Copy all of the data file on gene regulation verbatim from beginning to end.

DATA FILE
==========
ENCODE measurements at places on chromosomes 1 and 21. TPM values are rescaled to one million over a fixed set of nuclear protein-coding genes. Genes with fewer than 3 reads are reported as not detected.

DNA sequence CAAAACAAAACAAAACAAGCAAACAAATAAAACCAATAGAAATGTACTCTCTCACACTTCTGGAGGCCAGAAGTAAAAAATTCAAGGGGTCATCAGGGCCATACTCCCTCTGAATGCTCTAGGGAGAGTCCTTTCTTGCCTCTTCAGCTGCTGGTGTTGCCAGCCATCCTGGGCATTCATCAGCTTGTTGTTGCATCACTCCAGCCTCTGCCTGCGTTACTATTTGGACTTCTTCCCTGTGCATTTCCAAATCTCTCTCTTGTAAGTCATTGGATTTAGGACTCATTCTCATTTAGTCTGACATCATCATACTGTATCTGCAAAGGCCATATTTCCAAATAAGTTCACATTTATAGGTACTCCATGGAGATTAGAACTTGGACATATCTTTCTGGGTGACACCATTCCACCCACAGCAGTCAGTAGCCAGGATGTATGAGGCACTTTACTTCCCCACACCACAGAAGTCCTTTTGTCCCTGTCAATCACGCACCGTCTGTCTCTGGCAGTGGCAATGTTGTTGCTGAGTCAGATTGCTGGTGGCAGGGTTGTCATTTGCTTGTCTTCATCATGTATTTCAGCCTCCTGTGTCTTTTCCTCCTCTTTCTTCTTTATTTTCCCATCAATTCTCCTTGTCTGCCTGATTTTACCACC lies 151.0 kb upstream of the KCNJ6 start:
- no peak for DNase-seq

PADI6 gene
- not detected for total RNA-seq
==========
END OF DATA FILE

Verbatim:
ENCODE measurements at places on chromosomes 1 and 21. TPM values are rescaled to one million over a fixed set of nuclear protein-coding genes. Genes with fewer than 3 reads are reported as not detected.

DNA sequence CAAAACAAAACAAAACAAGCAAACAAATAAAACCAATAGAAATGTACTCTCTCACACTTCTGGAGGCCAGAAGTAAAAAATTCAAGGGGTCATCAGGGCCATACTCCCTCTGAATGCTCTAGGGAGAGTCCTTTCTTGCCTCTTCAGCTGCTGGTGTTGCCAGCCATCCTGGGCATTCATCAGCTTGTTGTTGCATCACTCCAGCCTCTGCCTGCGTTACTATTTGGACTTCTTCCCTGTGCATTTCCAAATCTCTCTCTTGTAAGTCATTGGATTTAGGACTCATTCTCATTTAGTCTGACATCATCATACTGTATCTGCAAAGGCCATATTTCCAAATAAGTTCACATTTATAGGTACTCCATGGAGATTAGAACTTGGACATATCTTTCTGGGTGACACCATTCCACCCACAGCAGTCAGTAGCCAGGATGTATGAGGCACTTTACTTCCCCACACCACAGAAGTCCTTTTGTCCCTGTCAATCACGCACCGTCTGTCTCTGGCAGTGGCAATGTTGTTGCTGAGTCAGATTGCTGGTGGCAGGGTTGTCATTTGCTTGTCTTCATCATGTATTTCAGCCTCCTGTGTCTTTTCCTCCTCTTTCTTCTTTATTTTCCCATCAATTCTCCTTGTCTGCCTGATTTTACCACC lies 151.0 kb upstream of the KCNJ6 start:
- no peak for DNase-seq

PADI6 gene
- not detected for total RNA-seq